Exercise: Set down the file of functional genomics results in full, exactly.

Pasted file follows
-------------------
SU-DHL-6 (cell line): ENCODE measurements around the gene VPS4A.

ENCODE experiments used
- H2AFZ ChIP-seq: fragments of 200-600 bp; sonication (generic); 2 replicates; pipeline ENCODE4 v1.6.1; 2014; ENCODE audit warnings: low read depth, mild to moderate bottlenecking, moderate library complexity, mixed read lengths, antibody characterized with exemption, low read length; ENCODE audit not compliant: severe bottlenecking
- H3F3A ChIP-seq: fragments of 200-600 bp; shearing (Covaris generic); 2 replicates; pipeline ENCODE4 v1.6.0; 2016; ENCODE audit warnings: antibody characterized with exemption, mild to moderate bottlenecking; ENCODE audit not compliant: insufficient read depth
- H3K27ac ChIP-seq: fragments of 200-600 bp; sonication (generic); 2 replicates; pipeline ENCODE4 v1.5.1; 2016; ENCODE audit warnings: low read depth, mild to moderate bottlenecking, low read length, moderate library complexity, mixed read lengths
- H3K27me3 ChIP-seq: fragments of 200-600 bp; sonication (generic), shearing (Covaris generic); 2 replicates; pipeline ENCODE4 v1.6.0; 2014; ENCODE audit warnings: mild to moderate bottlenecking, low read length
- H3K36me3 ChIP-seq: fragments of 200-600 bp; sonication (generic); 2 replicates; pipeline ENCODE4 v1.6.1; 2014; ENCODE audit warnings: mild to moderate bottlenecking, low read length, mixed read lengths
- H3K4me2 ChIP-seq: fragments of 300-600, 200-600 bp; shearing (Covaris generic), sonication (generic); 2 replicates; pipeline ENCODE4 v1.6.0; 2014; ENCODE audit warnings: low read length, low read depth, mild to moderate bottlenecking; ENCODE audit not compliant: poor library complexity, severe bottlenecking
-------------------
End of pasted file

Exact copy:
SU-DHL-6 (cell line): ENCODE measurements around the gene VPS4A.

ENCODE experiments used
- H2AFZ ChIP-seq: fragments of 200-600 bp; sonication (generic); 2 replicates; pipeline ENCODE4 v1.6.1; 2014; ENCODE audit warnings: low read depth, mild to moderate bottlenecking, moderate library complexity, mixed read lengths, antibody characterized with exemption, low read length; ENCODE audit not compliant: severe bottlenecking
- H3F3A ChIP-seq: fragments of 200-600 bp; shearing (Covaris generic); 2 replicates; pipeline ENCODE4 v1.6.0; 2016; ENCODE audit warnings: antibody characterized with exemption, mild to moderate bottlenecking; ENCODE audit not compliant: insufficient read depth
- H3K27ac ChIP-seq: fragments of 200-600 bp; sonication (generic); 2 replicates; pipeline ENCODE4 v1.5.1; 2016; ENCODE audit warnings: low read depth, mild to moderate bottlenecking, low read length, moderate library complexity, mixed read lengths
- H3K27me3 ChIP-seq: fragments of 200-600 bp; sonication (generic), shearing (Covaris generic); 2 replicates; pipeline ENCODE4 v1.6.0; 2014; ENCODE audit warnings: mild to moderate bottlenecking, low read length
- H3K36me3 ChIP-seq: fragments of 200-600 bp; sonication (generic); 2 replicates; pipeline ENCODE4 v1.6.1; 2014; ENCODE audit warnings: mild to moderate bottlenecking, low read length, mixed read lengths
- H3K4me2 ChIP-seq: fragments of 300-600, 200-600 bp; shearing (Covaris generic), sonication (generic); 2 replicates; pipeline ENCODE4 v1.6.0; 2014; ENCODE audit warnings: low read length, low read depth, mild to moderate bottlenecking; ENCODE audit not compliant: poor library complexity, severe bottlenecking